Posted by: ritagone | November 5, 2014

Probing…But No Answers

focus magnifying glass

 

 

Two pieces of entertainment that I’ve watched this week have made me very aware of a great truth: the secular world knows very well how to dissect, analyze and present its maladies, its isolation, and its problems.

“Olive Kitteridge” was a four-part mini-series on HBO this past week starring Frances McDormand, Bill Murray, and Richard Jenkins, based on a novel by Elizabeth Strout. It tells the story over a 25-year period of Olive, her husband Henry and their son Chris, along with the entanglements of relationships that come along when one lives in a small Maine community and is one of the schoolteachers there. (Her husband is the town pharmacist.) From the beginning, Olive is cantankerous and obnoxious, aloof and unfeeling, cutting and devoid of a sense of nurturing to all around her, including and especially her family. Her husband persists in loving her in spite of her flaws. Her son, not so much, although he tries and tries… until he doesn’t anymore. And who can blame him? She is quite difficult to love or even to like. She is damaged and damaging, and it hurts viscerally to watch her relationships to the people around her. What made her like this? We never find out. Nor does she ever get any relief or improvement in her character, even when she befriends Bill Murray toward the end of the series. No, even that relationship doesn’t seem to save her from herself, and you wonder, as the last episode ends, when this friendship will also cease because of her behavior.

The other entertainment was the current movie “Birdman” starring Michael Keaton as an aging film star whose fame came from playing a Batman-like action hero in three movies and who is now trying to stage a comeback via a Broadway stage play he has produced, written and is starring in. He’s damaged. He’s surrounded by a bevy of damaged people, most of them fellow actors, who are so dysfunctional that they are hard pressed to see their problems clearly much less find their way to answers.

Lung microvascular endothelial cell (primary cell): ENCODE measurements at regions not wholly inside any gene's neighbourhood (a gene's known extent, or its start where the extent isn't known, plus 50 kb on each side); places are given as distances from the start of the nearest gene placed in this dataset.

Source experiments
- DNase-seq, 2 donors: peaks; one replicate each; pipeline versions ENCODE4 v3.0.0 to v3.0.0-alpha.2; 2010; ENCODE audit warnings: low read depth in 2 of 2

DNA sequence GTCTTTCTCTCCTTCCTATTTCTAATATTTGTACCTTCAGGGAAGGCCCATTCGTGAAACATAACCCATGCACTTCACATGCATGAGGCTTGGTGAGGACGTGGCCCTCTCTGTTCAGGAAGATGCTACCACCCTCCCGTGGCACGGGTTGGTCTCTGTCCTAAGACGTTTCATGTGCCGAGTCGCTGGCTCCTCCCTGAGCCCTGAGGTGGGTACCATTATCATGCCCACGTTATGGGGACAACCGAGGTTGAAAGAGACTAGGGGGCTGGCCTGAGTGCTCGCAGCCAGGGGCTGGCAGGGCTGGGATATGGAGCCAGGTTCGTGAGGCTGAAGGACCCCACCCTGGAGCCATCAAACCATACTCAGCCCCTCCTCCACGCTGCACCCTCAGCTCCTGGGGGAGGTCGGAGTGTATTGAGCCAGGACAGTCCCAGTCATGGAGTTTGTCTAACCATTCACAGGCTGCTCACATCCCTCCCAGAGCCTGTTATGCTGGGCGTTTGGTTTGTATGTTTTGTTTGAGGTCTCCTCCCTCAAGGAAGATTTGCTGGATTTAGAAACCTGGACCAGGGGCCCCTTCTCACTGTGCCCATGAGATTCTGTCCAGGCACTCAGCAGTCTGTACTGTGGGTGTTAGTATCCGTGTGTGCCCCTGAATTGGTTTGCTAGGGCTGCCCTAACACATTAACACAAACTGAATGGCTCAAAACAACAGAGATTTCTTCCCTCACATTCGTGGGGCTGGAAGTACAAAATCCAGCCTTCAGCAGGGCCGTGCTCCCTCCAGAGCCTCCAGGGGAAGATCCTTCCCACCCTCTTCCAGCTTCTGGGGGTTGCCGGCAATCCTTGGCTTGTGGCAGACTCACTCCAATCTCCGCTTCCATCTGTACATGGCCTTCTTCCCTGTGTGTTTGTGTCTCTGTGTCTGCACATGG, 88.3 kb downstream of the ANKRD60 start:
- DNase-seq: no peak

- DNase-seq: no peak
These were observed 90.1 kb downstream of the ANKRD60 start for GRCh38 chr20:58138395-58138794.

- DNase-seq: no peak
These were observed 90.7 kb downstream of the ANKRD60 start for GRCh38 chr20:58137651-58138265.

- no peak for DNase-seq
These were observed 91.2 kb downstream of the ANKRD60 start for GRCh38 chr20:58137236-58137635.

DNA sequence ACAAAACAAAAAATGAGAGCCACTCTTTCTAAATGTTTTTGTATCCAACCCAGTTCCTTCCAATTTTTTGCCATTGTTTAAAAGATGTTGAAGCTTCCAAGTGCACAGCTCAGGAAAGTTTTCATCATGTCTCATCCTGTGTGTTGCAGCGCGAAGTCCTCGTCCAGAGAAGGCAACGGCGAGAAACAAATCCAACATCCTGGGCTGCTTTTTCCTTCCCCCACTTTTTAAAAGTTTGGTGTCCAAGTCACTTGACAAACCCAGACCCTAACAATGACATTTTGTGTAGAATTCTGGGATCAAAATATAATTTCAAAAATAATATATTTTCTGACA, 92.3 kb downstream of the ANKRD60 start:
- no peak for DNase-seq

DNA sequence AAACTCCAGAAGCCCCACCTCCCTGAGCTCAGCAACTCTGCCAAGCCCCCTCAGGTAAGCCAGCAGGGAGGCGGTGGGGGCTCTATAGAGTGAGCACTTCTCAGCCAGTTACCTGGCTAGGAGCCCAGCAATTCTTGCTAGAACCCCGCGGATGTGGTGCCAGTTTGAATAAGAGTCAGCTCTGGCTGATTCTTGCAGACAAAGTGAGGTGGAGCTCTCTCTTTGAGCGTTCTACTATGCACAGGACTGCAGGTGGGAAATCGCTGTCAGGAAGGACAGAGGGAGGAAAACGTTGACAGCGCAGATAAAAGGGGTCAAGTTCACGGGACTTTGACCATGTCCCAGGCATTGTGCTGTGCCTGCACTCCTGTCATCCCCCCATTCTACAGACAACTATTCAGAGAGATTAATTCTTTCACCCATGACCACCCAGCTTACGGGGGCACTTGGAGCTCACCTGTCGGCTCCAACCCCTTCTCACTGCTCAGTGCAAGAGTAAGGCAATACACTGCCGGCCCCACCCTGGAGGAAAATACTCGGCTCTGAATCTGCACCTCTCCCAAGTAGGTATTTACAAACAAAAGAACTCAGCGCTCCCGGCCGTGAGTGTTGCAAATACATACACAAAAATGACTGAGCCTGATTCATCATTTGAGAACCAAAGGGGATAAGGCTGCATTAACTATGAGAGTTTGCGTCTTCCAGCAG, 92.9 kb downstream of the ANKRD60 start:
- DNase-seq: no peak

And it was while watching the Keaton movie (brilliantly acted, by the way) that I had my epiphany: why am I expecting solutions to the problems portrayed in these mini-series and films? Why can’t I just dissect the problems, probe around for the cause and discuss with my friends the pathologies of the various characters, and let it go at that? Why am I frustrated when there are no answers from the creative people who bring these works to us who don’t have answers themselves?

There’s a sense of immense relief and freedom that came over me with that realization; I can now enjoy a movie for what it is and not place unrealistic expectations on it.

The truth is very simple: it’s easier for the writers and producers and directors of mainstream media to present their audiences with the problems and pathologies than it is for them to present those same audiences with answers. Because they don’t have the answers themselves to the malaise and dysfunction that are plaguing mankind in the 21st century. They cannot give us what they don’t have.

Whew!

Now that I understand that very basic truth, I can relax when I’m watching anything either on TV or in the movie theater. Because I do know where the answer lies. It shouldn’t have come as a surprise to me as a follower of Jesus Christ that peoples’ lives get messed up when they try to live life without God and without the moral compass He offers them.

I get it now.

The filmmakers only have the questions.

The best answers come from the moral compass of the Word of God, and a relationship with Jesus.

So simple, yet so profound.

Now I am off to see “Interstellar.”

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